Did you know your brain never stops thinking? It is true, however most people do not pay attention to their thoughts on a regular basis. With mindfulness, though, we learn to pay attention to our thoughts and our emotions as well as the way we interpret things.
Curiosity is truly a great thing. It is the perfect antidote to boredom. Look around you and there are things you can be curious about. If you see something that you want to know more about – great! Grab your computer or phone and research it.
Ask as skill, curiosity is a great way to learn from the people around you. Ask questions, look for different perspectives, your opinion – while valid – is not the only one.
A little curiosity can help you learn to understand others better and help you become a better communicator. There are so many benefits to curiosity! Want to learn more?
Dr. Kim DiRé: Hello, my name is Dr. Kim DiRé. Today, I want to talk to you about curiosity. I wanted to talk to you about curiosity and using it as a skill and developing it. Curiosity’s a great thing, and when I hear people say, “Oh, I’m bored.” I think, “I have the perfect solution: curiosity.”
As a skill, curiosity can do so many things. One of the curiosity killers is assuming that you know something. Be curious. Be interested. You can even be curious about being bored. The thing that helps nowadays is we have these search engines, and you can go and research stuff.
Sometimes, I marvel at something, and then, I can go immediately and research something. Another thing to be curious about is different perspectives in the world. Go ahead and ask people what do they think about something, so you can get an idea about how others think. Ask them how they feel, also. Be curious about that.
Don’t assume that your opinion is the only one. Be curious about others and how they see the world. I think you’ll learn how to communicate with people a little bit better. Ask them questions. Use curiosity as a way to entertain yourself through the world, connect with others.
I think you’ll find that the more curious you are, the more you develop that skill, the more enriched your life will be, so try it. I think you’ll like it. Thank you.
Do we need a behavior attached to all of our distressful feelings? Ask yourself, how do you behave when you are feeling anxious? Some people snack, or restrict food, or fidget, or pick, or pace. We are all different and we all have a different way of behaving in the face of anxiety. Some of those behavioral responses are healthier than others. Dialectical Behavior Therapy is an eating disorder treatment involving techniques that may help when you’re feeling anxious.
If you struggle with unhealthy behaviors, try a different technique. Imagine you have an itch. Feeling that itch now? Now, don’t scratch it! Instead, pause and think about it. Observe and describe the itch. You may describe it as sharp, prickly, hot, pulsing and red. Soon enough, that feeling will dull, expand, cool and become blue. Do you still feel like you need to scratch? Probably not.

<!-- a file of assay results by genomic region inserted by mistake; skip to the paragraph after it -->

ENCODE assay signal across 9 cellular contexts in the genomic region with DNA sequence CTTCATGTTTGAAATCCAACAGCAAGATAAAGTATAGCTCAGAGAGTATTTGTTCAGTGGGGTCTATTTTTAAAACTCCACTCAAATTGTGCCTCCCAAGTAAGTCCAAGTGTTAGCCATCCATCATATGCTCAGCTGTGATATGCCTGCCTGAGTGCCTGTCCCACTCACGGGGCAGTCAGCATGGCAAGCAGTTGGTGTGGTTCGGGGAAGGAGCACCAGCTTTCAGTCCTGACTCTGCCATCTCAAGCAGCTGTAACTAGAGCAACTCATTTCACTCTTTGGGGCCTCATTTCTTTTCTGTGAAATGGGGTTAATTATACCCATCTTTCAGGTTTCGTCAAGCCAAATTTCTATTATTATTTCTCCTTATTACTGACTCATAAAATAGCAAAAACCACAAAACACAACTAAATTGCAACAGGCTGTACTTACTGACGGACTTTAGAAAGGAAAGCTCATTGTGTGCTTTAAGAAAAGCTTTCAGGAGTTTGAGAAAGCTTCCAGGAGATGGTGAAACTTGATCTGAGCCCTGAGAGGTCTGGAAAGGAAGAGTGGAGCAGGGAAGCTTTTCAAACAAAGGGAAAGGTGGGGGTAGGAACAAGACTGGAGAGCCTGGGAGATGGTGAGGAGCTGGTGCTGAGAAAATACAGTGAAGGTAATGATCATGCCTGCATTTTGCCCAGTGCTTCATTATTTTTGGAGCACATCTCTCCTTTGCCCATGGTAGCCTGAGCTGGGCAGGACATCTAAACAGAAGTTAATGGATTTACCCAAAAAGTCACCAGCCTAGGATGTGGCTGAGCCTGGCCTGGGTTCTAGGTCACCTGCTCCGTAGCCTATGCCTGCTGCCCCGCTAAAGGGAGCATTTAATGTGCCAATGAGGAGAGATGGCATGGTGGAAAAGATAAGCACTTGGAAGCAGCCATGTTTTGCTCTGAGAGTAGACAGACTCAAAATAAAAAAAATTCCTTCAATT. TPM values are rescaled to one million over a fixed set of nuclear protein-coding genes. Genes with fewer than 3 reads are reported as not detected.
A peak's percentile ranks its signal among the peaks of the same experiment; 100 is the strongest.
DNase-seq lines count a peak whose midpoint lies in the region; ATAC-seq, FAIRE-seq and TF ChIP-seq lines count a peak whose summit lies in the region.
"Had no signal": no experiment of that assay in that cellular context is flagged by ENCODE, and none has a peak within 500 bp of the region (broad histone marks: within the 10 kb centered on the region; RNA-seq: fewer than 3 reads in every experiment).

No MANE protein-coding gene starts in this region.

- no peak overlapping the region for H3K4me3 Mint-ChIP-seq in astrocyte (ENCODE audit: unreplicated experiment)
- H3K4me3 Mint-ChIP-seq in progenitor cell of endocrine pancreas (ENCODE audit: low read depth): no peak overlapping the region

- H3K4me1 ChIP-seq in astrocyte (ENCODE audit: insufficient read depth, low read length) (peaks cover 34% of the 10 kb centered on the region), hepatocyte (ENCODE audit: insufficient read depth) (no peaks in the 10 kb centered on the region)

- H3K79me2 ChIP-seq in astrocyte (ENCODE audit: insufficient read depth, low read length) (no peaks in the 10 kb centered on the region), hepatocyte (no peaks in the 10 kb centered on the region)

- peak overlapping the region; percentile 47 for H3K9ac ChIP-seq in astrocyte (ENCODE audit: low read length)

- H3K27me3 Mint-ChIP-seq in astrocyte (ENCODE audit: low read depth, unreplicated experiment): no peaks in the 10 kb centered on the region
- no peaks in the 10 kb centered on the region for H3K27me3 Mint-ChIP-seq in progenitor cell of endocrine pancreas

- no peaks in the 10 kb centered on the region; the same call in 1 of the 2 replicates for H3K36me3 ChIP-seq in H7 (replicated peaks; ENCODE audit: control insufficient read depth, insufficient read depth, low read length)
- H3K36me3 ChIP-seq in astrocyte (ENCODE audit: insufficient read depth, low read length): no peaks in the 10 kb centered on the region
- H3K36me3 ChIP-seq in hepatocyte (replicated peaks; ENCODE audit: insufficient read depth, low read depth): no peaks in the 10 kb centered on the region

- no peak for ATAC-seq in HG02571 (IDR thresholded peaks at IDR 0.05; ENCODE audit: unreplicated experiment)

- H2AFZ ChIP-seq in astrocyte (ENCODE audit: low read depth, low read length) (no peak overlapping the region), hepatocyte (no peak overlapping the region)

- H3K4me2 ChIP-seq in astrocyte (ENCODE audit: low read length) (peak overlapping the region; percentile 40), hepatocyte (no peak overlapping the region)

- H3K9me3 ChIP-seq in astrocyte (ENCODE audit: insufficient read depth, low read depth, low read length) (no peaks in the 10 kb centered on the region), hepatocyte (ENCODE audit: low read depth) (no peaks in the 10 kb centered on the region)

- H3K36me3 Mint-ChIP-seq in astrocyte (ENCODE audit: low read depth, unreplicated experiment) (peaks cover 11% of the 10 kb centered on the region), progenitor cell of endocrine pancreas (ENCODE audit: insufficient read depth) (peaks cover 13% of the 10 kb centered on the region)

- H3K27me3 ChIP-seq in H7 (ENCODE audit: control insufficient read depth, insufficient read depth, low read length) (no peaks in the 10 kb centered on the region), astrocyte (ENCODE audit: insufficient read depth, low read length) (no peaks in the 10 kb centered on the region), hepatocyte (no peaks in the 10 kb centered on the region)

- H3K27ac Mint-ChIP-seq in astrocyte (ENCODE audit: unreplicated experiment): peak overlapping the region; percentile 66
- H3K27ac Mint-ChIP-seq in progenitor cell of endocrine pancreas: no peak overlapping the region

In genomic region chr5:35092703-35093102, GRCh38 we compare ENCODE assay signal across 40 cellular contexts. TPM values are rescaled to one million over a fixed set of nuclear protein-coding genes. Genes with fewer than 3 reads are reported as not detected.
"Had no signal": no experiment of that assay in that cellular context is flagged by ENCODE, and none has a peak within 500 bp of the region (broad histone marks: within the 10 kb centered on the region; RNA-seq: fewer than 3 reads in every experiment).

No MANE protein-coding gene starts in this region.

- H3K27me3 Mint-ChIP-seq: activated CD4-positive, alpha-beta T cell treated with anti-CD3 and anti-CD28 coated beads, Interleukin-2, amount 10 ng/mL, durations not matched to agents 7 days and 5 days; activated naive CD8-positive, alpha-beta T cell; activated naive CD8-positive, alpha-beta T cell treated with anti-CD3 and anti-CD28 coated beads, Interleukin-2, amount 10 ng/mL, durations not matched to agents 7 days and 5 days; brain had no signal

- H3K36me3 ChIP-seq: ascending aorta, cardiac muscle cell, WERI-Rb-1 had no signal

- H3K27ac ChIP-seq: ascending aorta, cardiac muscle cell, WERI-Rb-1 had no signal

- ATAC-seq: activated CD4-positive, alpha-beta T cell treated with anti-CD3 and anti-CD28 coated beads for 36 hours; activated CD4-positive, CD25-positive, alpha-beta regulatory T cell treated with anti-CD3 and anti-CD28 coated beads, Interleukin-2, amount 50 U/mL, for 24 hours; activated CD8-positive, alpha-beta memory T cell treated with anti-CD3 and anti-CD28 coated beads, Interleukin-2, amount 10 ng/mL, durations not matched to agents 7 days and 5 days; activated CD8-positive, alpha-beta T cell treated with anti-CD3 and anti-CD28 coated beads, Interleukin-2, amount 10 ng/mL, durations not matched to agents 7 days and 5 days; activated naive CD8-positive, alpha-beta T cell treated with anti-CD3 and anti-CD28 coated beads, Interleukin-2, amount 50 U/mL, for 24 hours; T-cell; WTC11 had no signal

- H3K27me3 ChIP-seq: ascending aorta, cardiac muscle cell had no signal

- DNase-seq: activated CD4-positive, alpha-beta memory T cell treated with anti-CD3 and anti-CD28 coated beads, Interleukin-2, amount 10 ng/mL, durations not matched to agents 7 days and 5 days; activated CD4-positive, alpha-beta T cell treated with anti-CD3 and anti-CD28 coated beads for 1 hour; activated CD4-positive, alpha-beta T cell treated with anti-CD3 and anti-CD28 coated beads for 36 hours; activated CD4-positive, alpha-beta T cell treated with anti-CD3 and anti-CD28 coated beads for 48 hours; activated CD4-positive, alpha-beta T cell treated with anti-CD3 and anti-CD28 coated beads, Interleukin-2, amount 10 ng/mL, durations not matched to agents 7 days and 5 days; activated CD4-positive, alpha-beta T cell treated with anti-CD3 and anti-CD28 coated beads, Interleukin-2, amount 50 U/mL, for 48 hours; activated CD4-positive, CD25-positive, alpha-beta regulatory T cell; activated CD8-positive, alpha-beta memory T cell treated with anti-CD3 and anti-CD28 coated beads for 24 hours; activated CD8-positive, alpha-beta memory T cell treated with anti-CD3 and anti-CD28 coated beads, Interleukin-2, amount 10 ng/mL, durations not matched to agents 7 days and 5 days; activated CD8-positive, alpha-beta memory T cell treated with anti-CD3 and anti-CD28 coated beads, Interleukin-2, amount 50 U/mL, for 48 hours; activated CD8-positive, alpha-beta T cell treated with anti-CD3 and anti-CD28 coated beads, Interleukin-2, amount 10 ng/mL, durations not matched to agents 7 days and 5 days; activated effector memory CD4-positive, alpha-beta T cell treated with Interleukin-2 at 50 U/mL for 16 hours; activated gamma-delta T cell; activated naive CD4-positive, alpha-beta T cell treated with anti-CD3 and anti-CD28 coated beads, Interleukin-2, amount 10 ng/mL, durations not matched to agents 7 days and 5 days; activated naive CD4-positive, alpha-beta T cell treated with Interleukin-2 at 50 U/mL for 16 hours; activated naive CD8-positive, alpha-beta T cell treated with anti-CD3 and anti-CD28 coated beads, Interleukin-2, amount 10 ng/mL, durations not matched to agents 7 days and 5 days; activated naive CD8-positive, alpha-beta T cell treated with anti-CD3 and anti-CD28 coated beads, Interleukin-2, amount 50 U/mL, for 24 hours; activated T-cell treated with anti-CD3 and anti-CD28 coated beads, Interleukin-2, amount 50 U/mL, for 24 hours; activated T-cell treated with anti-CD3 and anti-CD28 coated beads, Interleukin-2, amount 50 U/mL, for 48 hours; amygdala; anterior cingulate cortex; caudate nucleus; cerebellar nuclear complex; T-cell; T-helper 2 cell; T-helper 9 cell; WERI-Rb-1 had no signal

“Don’t scratch the itch” is a Dialectical Behavioral Therapy (DBT) exercise you can practice next time you are anxious. Pause and describe what you are feeling. Soon, you should feel more at ease.
For more information on DBT skills, please contact Healthy Futures (480) 451-8500.
Kim Lipsman (Kim DiRe’): Hi, my name is Kim Lipsman. I’m a mental health therapist that uses Dialectical Behavioral Therapy with my clients. DBT is what we call it.
One of the skills for emotion regulation that we use in DBT is to observe and describe. It’s one of the most helpful things for lowering your anxiety level or lowering any kind of feelings that you have that feel distressful.
It also creates a pause that shows that we don’t have to have a feeling, and then a behavior attached to it. I call this skill “Don’t Scratch the Itch.” Anyway, now that I’m talking about itching, do you notice anywhere in your body that you have an itch? Don’t scratch it!
I’m going to use it to help you. Now that I’m talking about it, I’ve got one. It’s on my lower leg. Yes, I can feel it, and so I’m going to describe it. If you can, with an itch that you have ‑‑ don’t scratch it! You’ll be tempted to ‑‑ is just describe it.
It feels like to me ‑‑ I’m going to describe mine ‑‑ as if it was the tip of a pencil right on my lower leg and it’s starting to tingle. If I could give it a color, I would call it reddish. If I could describe it, it has a prickly pulsing sensation. As I’m noticing that I’m talking about it, it’s expanding out. On the top layer of my skin, it doesn’t go very deep.
Now, I would describe the color as being blue and cool, if I could describe it in a temperature, where before, it felt hot and red. Now that I’m describing it more to you, it’s really disappeared and I really don’t have the itch anymore to scratch. That’s just an example of what happens when we don’t behave to a feeling.
A lot of times, we don’t wait that long because a feeling can go away if we don’t behave to it. What can decrease the intensity of the feeling is just observing it, describing in color, and in temperature, and in sensation.
Why don’t you practice not scratching the itch and see if you can eliminate some of the behaviors that are not going to be very helpful for you? Enjoy practicing that.
It seems like so many of us are running through life these days. We’re busy getting from one place to another, juggling work, family and social commitments. We don’t slow down or stop, if at all, until our heads crash on the pillow. It’s stressful to keep up with. The good news is, finding ways to reduce stress might be simpler than you might think.